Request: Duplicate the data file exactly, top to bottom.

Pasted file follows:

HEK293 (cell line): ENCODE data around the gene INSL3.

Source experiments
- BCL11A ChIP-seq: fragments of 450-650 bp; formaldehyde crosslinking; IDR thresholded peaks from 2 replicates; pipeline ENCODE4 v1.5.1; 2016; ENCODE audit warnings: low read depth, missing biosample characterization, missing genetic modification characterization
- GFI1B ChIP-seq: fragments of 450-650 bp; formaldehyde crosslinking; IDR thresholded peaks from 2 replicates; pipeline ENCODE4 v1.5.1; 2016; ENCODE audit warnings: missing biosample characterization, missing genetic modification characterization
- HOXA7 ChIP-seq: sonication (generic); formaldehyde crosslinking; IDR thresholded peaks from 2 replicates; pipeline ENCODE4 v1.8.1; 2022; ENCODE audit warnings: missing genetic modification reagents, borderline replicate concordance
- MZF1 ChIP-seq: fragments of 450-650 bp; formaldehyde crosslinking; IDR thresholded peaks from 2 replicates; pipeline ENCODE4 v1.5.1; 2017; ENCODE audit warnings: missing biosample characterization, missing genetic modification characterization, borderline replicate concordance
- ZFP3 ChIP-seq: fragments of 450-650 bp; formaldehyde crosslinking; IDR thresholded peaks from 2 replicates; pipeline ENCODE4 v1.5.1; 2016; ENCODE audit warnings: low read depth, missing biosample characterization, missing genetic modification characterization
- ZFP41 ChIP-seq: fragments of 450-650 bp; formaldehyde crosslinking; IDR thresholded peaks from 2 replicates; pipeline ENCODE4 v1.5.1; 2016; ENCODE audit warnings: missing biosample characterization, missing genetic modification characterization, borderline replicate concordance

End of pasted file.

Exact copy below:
HEK293 (cell line): ENCODE data around the gene INSL3.

Source experiments
- BCL11A ChIP-seq: fragments of 450-650 bp; formaldehyde crosslinking; IDR thresholded peaks from 2 replicates; pipeline ENCODE4 v1.5.1; 2016; ENCODE audit warnings: low read depth, missing biosample characterization, missing genetic modification characterization
- GFI1B ChIP-seq: fragments of 450-650 bp; formaldehyde crosslinking; IDR thresholded peaks from 2 replicates; pipeline ENCODE4 v1.5.1; 2016; ENCODE audit warnings: missing biosample characterization, missing genetic modification characterization
- HOXA7 ChIP-seq: sonication (generic); formaldehyde crosslinking; IDR thresholded peaks from 2 replicates; pipeline ENCODE4 v1.8.1; 2022; ENCODE audit warnings: missing genetic modification reagents, borderline replicate concordance
- MZF1 ChIP-seq: fragments of 450-650 bp; formaldehyde crosslinking; IDR thresholded peaks from 2 replicates; pipeline ENCODE4 v1.5.1; 2017; ENCODE audit warnings: missing biosample characterization, missing genetic modification characterization, borderline replicate concordance
- ZFP3 ChIP-seq: fragments of 450-650 bp; formaldehyde crosslinking; IDR thresholded peaks from 2 replicates; pipeline ENCODE4 v1.5.1; 2016; ENCODE audit warnings: low read depth, missing biosample characterization, missing genetic modification characterization
- ZFP41 ChIP-seq: fragments of 450-650 bp; formaldehyde crosslinking; IDR thresholded peaks from 2 replicates; pipeline ENCODE4 v1.5.1; 2016; ENCODE audit warnings: missing biosample characterization, missing genetic modification characterization, borderline replicate concordance